Democrats hope abortion will jolt young voters to action in the midterms – Houston Public Media
These midterms, younger voters have soured on the Democratic Party. Party leaders see the threat to abortion rights as an opportunity to rebuild the multigenerational coalition that elected Joe Biden.houstonpublicmedia.org
Justices Amy Coney Barrett and Stephen Breyer want to convince you that the Supreme Court isn't political, but experts say 'it's naive to think people will' believe them
"If the justices have to defend themselves from being partisan, that's already a problem in and of itself," one expert told Insider.news.yahoo.com
Florida Gov. DeSantis is trying to reverse the CDC's cruise restrictions in the state, saying it's hurting Florida's economy, as Delta variant rages across the US
Since cruises set sail again last month amid reopening efforts, multiple cruises have reported cases of COVID-19 aboard the boat.news.yahoo.com
The potential effects of the Supreme Court's abortion case are 'really disturbing,' especially for low-income women and women of color, a lawyer on the case says
The case concerns a 2018 Mississippi law that bans abortion after 15 weeks. Lower courts so far blocked the law from taking effect.news.yahoo.com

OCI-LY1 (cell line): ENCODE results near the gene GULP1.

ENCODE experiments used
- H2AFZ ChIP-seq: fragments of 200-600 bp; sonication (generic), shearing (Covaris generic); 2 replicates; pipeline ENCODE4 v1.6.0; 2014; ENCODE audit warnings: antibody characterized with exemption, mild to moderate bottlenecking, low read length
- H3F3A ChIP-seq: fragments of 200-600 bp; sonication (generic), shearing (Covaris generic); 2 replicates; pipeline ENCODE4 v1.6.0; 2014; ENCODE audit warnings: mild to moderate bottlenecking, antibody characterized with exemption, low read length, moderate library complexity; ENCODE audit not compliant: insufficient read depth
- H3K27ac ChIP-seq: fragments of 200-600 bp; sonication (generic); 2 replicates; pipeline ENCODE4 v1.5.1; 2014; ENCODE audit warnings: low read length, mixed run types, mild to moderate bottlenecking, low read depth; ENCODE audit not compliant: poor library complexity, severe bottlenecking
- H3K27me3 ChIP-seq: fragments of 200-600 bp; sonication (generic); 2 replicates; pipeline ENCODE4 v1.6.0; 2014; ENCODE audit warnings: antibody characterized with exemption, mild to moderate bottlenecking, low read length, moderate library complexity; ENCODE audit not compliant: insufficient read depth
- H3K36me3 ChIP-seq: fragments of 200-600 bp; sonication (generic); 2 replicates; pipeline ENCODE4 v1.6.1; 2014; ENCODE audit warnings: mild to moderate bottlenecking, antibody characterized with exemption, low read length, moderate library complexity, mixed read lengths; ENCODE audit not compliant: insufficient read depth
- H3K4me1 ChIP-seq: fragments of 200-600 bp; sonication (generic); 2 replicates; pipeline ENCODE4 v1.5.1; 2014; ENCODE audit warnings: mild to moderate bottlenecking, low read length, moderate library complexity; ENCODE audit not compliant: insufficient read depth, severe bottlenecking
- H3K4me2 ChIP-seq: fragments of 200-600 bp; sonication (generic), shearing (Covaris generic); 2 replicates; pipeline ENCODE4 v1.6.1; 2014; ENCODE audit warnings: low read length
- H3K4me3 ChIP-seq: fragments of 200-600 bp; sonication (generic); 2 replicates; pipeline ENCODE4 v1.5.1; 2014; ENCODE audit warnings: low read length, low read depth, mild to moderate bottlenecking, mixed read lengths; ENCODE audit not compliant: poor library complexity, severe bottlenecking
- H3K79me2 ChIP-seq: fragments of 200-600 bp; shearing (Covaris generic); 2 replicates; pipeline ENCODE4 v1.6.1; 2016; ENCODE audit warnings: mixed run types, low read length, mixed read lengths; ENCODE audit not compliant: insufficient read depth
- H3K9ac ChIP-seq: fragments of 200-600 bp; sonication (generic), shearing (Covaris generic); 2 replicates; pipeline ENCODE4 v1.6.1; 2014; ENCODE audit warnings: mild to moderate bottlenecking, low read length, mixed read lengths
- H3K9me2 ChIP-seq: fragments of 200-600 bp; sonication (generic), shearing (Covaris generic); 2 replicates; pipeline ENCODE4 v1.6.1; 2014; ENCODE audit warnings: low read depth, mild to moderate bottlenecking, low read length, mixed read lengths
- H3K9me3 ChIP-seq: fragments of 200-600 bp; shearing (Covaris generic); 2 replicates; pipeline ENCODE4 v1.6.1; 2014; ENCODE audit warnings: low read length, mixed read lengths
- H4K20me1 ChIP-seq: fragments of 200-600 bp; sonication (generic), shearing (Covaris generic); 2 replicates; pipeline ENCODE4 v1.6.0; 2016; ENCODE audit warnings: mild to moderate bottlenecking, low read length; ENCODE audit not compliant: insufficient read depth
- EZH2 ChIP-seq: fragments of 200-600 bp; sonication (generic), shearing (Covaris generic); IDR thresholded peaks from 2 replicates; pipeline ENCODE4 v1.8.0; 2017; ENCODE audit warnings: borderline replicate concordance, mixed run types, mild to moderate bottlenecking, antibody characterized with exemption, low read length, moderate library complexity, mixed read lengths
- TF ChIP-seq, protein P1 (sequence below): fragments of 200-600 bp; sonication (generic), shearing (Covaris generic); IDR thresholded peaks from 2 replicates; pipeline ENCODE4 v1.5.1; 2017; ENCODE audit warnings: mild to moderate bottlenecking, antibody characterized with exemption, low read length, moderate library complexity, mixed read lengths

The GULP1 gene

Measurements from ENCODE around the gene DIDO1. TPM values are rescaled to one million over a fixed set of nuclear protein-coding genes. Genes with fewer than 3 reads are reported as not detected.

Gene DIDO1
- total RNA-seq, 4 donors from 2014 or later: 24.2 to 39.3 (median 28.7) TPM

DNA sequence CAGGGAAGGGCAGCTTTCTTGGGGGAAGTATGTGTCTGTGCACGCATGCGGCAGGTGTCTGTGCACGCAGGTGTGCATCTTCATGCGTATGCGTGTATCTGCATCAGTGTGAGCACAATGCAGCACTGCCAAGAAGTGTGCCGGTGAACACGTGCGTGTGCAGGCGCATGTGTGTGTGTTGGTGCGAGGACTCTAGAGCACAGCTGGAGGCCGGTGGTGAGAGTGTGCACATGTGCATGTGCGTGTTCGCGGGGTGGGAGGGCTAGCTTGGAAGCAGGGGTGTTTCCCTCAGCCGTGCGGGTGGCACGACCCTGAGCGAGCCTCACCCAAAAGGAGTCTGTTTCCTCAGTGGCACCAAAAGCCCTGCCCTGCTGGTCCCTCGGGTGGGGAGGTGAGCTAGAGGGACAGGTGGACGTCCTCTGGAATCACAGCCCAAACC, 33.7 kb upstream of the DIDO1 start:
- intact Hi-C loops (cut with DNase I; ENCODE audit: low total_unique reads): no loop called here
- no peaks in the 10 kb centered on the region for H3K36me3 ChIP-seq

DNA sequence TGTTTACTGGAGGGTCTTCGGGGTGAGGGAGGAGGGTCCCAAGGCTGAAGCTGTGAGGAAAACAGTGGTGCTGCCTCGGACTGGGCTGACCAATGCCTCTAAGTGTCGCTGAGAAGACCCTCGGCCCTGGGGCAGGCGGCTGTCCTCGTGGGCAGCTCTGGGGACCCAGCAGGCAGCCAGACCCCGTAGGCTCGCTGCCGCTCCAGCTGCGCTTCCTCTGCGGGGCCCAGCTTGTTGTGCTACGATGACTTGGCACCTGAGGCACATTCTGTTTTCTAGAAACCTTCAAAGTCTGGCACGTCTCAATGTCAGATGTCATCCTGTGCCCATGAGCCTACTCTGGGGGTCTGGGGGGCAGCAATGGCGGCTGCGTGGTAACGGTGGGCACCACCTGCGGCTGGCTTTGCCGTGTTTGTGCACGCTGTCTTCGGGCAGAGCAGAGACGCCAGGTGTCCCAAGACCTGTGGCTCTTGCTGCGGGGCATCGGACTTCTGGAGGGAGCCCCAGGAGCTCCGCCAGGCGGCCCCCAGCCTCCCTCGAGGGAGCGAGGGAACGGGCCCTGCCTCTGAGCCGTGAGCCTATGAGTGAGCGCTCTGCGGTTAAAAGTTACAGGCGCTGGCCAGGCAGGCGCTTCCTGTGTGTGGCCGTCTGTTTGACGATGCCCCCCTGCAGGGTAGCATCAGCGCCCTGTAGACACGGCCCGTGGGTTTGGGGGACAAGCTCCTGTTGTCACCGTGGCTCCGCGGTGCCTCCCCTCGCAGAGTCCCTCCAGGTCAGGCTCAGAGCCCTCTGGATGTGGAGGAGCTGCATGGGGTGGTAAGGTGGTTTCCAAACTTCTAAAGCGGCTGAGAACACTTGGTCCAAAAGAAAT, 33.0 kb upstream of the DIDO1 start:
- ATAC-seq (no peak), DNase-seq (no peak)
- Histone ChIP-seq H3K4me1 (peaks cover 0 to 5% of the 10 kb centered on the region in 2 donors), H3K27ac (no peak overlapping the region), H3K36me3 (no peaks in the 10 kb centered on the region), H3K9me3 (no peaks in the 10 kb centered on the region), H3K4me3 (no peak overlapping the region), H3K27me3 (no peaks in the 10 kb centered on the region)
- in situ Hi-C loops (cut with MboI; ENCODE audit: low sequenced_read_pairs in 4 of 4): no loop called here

Supreme Court appears willing to leave Obamacare in place
The individual mandate provision, as enacted in 2010, requires most Americans to obtain health insurance or pay a penalty. The Affordable Care Act seems likely to withstand its third challenge at the Supreme Court. Health-care activists said that if the Supreme Court struck down the Affordable Care Act, more than 20 million people could lose their insurance. Circuit Court of Appeals court, and agreed that the individual mandate was unlawful. The appeals court, though, did not say whether the rest of the Affordable Care Act would also have to be struck down.cnbc.com
Amy Coney Barrett is sworn in, swinging Supreme Court further to the right
Judge Amy Coney Barrett holds her hand on the Bible as she is sworn in as an associate justice of the U.S. Supreme Court by Supreme Court Justice Clarence Thomas on the South Lawn of the White House in Washington, U.S., October 26, 2020. Tom Brenner | ReutersAmy Coney Barrett took her constitutional oath as a Supreme Court justice in a nighttime ceremony outside the White House on Monday, swinging the nation's highest court to a conservative 6-3 majority. U.S. President Donald Trump gestures as he poses with U.S. Supreme Court Associate Justice Amy Coney Barrett on a White House balcony after she was sworn in to serve as an associate justice of the U.S. Supreme Court at the White House in Washington, U.S., October 26, 2020. The battle over Barrett's nomination was sparked last month after the death of Ginsburg, who served on the Supreme Court for 27 years. U.S. President Donald Trump applauds U.S. Supreme Court Associate Justice Amy Coney Barrett after she took her oath of office and was sworn in to serve on the court on the South Lawn of the White House in Washington, U.S., October 26, 2020.cnbc.com
Democrats seek to turn Supreme Court fight into referendum on Obamacare